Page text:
When you have kids involved in sports, there is going to come a time where you don’t agree with their coach 100%. For us it came four seasons in. You see, up until this year, the coaching our players got was perfect for their personalities. But this year…this was the year I learned how to disagree with a child’s coach.
I made little secret of the fact that we struggled with fitting in with one team this year. A lot. In general it had nothing to do with the kids on the team (though there were a couple that were a challenge, but that’s most often the case for any group of children…or adults for that matter). The struggle was with a coaching style and mentality that didn’t jive with how I see kids sports.
With the season behind us, and some time to reflect under my belt, there are a few things I want to drive home.
As a parent, I do not have to agree with the coaching that my child receives. I just don’t. But I do have to maintain respect for the people who volunteer their time to teach my children.
Here’s how to disagree with a child’s coach.
1- Demonstrate respect to the coach in front of the children on the team. There was one time this season that I spoke to a coach in front of the children in a manner that was less than encouraging. And at that time it was to remind another adult of the league rules. In this House of Hockey, children respect their coaches and the referees. Few exceptions apply.
2- Handle the disagreements privately. Having said the piece about respect, my disagreement with the coaching style was not evident at the rink. Any disagreement that I have is dealt with after the practice or game via email and uses the 24 hour rule. It’s not a perfect form of communication, but it works for minor disagreements. For more serious things, I would request a face to face meeting with a convenor in attendance. Most conflicts don’t need anything more than a quick head’s up over email.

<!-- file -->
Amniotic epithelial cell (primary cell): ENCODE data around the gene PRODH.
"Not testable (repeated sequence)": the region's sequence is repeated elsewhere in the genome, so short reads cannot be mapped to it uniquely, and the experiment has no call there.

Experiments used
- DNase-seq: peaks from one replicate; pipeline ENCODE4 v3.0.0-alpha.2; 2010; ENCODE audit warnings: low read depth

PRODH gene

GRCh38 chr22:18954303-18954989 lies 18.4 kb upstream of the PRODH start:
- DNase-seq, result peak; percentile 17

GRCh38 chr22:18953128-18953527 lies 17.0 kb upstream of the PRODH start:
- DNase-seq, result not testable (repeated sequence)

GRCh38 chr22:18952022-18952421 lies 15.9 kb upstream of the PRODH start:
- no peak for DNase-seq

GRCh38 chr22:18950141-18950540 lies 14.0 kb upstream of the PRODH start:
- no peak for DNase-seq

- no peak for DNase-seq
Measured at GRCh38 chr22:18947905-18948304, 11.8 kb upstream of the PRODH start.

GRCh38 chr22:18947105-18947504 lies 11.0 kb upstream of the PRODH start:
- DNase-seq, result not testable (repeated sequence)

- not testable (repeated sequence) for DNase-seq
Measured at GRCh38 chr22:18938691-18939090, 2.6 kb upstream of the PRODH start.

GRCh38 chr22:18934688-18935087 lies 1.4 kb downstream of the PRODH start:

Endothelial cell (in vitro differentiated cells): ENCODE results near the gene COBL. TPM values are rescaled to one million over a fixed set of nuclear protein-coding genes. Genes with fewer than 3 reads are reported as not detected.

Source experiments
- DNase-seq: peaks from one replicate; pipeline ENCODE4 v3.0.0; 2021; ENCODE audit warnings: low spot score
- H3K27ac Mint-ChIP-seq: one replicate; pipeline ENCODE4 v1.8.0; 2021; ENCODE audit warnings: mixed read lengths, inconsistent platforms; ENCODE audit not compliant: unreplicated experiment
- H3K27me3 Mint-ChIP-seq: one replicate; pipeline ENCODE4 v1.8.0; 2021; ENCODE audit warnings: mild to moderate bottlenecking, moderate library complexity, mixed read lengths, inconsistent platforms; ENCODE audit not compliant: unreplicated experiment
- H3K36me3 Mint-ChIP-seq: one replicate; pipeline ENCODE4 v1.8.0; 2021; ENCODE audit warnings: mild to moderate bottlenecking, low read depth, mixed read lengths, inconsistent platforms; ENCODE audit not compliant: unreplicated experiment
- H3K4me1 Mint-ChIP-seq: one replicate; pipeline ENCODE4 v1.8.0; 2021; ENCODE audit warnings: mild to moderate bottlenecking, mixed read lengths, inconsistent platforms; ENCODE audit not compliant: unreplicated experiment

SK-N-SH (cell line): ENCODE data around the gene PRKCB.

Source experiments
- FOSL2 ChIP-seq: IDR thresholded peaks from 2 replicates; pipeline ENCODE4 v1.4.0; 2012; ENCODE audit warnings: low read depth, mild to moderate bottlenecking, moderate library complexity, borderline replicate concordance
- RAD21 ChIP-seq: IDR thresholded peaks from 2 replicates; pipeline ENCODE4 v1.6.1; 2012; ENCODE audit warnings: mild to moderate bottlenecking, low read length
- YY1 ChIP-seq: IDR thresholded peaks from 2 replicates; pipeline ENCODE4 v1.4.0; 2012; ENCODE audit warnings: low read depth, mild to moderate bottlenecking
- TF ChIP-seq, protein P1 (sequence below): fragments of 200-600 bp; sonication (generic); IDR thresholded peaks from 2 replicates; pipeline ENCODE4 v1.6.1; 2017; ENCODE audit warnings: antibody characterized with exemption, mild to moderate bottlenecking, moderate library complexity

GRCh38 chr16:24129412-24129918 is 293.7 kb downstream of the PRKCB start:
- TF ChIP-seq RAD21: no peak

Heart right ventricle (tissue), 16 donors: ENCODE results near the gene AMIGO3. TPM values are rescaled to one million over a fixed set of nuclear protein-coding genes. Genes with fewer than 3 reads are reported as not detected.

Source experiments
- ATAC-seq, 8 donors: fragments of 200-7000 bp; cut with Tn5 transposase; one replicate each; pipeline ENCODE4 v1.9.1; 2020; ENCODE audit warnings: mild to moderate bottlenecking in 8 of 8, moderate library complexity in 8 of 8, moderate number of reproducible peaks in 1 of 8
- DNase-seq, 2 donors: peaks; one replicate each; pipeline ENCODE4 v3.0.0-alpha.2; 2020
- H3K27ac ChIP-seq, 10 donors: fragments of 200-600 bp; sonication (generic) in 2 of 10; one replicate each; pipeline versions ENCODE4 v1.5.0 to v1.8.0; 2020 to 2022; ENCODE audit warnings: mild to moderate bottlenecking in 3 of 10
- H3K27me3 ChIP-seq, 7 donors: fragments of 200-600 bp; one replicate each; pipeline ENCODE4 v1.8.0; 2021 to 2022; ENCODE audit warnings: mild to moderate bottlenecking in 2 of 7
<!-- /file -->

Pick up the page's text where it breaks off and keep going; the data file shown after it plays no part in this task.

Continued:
3- Support the team and the coaching staff when possible. Even in the middle of the season, when I wasn’t sure that staying in hockey was the best idea for my kid, we still supported the team. Hockey Dad took videos for our goalie to drive home how many shots he blocked during a tournament. We brought back up music to the change room just in case, and when an extra set of skates or a stick or some piece of equipment was missing, we volunteered what we had.
When it comes down to it, how my child feels on the team is important. But there is a team full of children wanting to play a sport. It is important that parents recognize that each child will have a different experience with the same coach. And yes, it is absolutely tough when it is your child that is struggling with a style of coaching. Each child still deserves to have the adults on their team doing their best to make the season a good one.
Learning how to disagree with a child’s coach is the first step in the right direction. At the end of the day it is about respecting the person on the other end of the disagreement.
My opinion of a team’s coaching begins and ends with my child. But it is our job as hockey parents to help them through it. It is not up to me to try to change the whole team.
It is my job to teach my player to work with the coaching style of his team.
See you at the rink,